Programme coordinator: Milica Cukić
The goal of the documentary exhibition Artistic Events BITEF 1968-1973 is to present an interesting and significant period of history, a unique cultural phaenomenon that took place at a turning-point between two important epochs – the sixties and the seventies – in Belgrade.
The most representative specimens of the most important events from a period of six years were taken into consideration. The most significant aspect of this exhibition is to show that during those years Belgrade used to be an important cultural centre, a historical place where some of today’s most popular artists came to present their work. During a very brief historical period the most famous international artistic phaenomena and movements of independent and informal persuasion came to cross paths as parts of the artistic programmes that went on within the Atelje 212 theatre, the Galerija 212 gallery and the famous theatre festival BITEF. A great number of associates, participants and other interested parties gravitated towards Galerija 212. Spiritus movens of the group comprised of the founders of Novina and Galerija 212 – Slobodan and Saveta Mašić, Dragoš Kalajić, Ješa Denegri, Irina Subotić, Dunja Blažević, Biljana Tomić and artists, such as Damnjan, Reljić, Šejka, Otašević etc. The programmes that went on at Galerija 212 were organized and led by Irina Subotić and Biljana Tomić alternately, together with numerous associates.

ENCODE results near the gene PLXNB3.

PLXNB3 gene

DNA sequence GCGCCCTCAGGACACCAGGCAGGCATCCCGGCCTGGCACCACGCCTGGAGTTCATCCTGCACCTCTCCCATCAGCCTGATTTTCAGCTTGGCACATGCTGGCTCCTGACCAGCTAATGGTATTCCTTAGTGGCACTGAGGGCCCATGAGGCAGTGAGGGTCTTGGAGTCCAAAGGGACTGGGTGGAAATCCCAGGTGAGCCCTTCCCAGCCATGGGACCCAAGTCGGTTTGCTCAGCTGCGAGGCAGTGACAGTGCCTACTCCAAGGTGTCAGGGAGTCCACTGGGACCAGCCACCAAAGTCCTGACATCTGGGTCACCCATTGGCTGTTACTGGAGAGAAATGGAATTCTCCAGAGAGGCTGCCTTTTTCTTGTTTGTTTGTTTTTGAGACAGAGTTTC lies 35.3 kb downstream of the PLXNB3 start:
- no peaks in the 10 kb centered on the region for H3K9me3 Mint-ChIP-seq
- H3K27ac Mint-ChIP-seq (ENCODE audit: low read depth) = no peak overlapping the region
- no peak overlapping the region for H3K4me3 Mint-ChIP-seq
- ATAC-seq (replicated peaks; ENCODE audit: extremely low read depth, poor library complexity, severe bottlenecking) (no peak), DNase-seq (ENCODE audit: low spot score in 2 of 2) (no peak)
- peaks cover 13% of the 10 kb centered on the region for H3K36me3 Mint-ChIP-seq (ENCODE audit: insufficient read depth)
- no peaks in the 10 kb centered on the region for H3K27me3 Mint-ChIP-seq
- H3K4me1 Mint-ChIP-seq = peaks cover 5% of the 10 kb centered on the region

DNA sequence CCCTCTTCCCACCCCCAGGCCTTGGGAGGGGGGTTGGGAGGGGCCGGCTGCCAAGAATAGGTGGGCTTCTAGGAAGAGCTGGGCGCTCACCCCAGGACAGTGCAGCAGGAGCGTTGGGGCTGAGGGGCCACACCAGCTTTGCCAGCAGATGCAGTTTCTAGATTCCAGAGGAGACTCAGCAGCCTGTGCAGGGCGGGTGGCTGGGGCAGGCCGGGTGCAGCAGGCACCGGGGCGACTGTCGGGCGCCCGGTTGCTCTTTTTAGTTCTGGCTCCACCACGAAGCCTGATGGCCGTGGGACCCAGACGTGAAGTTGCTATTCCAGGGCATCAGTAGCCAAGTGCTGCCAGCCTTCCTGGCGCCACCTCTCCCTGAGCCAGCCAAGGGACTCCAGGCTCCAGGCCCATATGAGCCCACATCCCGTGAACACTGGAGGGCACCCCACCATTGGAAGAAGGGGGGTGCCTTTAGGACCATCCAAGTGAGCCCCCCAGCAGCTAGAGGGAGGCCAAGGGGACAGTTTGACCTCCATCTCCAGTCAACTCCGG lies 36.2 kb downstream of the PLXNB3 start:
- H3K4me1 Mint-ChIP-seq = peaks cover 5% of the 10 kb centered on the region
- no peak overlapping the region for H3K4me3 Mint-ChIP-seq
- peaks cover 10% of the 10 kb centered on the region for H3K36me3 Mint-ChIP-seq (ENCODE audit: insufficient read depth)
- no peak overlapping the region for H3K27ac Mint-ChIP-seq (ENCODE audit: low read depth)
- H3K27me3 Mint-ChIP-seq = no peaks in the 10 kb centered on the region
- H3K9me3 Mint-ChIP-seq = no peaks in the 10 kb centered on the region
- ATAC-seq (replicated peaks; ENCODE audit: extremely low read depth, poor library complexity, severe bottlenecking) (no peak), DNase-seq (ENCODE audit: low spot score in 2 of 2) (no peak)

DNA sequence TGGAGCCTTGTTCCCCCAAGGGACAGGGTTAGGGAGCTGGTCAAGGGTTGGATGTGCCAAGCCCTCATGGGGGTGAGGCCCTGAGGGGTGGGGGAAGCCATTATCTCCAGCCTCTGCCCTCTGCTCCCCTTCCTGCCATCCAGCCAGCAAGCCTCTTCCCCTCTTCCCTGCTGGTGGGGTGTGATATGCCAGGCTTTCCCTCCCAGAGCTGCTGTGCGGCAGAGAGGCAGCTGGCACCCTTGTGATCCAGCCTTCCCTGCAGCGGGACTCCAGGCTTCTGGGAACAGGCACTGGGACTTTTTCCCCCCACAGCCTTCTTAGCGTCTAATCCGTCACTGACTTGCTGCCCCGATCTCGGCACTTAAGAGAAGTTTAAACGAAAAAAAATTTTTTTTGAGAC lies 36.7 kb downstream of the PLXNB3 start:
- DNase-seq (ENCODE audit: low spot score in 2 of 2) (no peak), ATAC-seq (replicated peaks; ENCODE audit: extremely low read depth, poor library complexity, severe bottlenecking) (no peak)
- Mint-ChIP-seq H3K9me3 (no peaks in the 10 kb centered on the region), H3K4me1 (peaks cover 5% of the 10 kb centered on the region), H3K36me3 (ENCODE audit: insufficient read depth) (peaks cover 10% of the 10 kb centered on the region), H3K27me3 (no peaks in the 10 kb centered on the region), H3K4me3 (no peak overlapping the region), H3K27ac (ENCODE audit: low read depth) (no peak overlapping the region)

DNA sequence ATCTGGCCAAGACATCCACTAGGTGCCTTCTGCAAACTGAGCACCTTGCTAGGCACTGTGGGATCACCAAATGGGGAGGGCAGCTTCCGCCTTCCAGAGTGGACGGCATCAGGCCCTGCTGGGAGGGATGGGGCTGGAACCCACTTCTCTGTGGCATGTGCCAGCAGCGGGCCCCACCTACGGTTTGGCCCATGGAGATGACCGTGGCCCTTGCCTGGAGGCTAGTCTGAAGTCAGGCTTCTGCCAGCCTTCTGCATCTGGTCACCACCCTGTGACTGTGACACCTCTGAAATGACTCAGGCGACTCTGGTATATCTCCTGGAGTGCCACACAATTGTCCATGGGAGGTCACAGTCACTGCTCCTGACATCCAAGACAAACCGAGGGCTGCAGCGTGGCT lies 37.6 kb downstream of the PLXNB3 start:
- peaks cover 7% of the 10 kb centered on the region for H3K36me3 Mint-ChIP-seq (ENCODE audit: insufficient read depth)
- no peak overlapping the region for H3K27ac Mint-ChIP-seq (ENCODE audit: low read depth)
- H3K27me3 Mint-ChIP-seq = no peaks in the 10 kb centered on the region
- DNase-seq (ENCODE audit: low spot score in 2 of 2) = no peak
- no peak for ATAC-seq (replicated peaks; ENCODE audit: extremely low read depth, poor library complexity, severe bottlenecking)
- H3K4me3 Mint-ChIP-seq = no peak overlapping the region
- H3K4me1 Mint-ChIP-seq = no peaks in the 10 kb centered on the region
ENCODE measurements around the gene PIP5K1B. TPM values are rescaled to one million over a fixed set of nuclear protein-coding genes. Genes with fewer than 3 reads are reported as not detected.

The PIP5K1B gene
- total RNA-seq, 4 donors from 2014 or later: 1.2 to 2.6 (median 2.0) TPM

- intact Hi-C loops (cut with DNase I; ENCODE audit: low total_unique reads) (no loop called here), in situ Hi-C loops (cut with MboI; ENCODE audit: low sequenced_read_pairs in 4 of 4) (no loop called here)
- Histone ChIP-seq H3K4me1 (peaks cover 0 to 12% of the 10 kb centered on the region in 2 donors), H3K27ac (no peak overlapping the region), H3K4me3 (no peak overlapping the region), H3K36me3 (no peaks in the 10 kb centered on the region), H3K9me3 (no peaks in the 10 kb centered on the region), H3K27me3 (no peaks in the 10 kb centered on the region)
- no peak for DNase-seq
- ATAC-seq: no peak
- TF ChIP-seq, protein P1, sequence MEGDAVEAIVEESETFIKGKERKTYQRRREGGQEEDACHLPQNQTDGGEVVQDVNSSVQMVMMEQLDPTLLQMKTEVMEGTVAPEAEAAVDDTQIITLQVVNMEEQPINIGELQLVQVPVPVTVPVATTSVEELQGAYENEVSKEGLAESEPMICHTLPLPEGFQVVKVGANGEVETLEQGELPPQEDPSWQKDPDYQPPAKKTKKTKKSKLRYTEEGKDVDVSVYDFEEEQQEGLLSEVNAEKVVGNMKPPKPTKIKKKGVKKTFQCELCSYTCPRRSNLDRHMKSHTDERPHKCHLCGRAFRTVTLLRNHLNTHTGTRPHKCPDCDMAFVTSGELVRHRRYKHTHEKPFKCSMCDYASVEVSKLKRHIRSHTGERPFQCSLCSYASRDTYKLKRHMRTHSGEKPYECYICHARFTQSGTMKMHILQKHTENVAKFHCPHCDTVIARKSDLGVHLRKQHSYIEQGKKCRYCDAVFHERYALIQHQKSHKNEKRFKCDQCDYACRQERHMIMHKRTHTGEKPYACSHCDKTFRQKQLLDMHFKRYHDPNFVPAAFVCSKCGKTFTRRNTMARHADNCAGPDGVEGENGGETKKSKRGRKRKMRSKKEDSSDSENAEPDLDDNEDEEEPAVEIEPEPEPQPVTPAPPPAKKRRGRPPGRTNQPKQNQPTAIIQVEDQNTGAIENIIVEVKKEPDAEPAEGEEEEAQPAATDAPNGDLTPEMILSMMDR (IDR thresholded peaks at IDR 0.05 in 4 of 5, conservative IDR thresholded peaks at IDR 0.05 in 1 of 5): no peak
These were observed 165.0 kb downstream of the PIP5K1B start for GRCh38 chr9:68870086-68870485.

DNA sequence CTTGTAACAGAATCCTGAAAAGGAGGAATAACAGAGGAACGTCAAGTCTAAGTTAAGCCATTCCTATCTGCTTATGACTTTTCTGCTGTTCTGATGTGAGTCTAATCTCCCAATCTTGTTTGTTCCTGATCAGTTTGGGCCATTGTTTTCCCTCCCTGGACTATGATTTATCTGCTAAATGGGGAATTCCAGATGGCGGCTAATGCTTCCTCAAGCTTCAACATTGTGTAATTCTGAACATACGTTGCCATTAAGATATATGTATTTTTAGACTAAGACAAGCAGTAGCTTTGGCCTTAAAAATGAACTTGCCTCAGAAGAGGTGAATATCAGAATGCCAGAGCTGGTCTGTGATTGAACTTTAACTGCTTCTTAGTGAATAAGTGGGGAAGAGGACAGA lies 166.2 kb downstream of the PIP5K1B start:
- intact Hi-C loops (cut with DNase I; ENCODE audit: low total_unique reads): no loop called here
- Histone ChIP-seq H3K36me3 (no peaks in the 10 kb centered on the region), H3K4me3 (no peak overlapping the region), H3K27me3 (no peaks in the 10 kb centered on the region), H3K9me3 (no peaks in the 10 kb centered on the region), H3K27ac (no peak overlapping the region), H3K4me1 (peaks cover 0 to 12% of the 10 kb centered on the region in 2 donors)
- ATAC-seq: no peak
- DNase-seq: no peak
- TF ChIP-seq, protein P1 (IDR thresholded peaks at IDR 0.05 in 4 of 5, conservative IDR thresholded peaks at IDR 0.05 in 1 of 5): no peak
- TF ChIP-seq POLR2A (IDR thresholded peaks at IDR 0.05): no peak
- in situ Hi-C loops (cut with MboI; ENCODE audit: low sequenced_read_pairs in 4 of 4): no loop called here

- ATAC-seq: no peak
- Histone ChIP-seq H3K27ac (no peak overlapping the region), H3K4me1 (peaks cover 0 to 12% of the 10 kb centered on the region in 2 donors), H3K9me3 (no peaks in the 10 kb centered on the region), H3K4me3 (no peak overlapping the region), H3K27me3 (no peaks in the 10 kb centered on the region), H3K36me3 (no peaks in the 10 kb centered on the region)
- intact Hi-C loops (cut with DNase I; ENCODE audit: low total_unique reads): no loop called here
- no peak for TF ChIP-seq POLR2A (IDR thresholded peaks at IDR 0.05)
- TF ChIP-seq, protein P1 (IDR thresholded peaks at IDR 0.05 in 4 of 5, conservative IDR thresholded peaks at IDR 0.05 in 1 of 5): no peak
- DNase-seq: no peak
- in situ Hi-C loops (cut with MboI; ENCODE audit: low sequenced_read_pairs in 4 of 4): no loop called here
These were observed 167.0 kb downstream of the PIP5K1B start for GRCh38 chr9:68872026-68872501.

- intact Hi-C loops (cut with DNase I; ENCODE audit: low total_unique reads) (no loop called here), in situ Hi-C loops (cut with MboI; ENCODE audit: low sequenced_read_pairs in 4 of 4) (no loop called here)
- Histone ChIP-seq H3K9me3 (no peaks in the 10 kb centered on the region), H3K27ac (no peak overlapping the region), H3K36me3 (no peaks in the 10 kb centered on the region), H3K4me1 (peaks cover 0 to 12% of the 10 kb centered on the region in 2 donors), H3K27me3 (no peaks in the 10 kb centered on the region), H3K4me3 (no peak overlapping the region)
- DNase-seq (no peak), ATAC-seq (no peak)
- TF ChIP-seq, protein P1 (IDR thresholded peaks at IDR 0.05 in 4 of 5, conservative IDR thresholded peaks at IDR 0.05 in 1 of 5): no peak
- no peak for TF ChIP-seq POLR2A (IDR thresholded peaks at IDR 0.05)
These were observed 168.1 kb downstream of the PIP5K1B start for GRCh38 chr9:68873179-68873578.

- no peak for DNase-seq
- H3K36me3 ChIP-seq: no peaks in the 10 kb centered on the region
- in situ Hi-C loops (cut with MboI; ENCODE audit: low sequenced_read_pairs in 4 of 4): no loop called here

The beginnings of BITEF theatre festival in 1967 presented a unique opurtunity to organize artistic events within theatres. By the end of the sixties, Atelje 212 and BITEF literately became centres of a new cultural scene, by means of supporting numerous “non-artistic” activities, like ambient stage assemblages, public interventions, happenings and street processions.
Different artistic disciplines crossed paths in this dynamic period, managing to overcome language barriers between creation and artistic interpretation. In former Yugoslavia the sixties were marked by significant cultural activities all over the country, most of them with grand and significant programmes. New categories of mixmedia, multimedia, intermedia and new media were formed. New artistic phaenomena connected Ljubljana, Zagreb and Belgrade with tendencies in art that were present in the leading centres of Europe and America, thus creating an infinite scene full of various movements.
The very beginnings were marked by the initiative to keep in touch with Ljubljana and Zagreb, with the representatives of the OHO group, Tomaž Brejc and Tomaž Šalamun, as well as with Željko Koščević, the custodian of the Students’ Centre in Zagreb.
The programmes were conceived freely, according to individual and common interests, moulded by individual pursuits, contacts, travels and the wish to become part of the Yugoslav and international scene.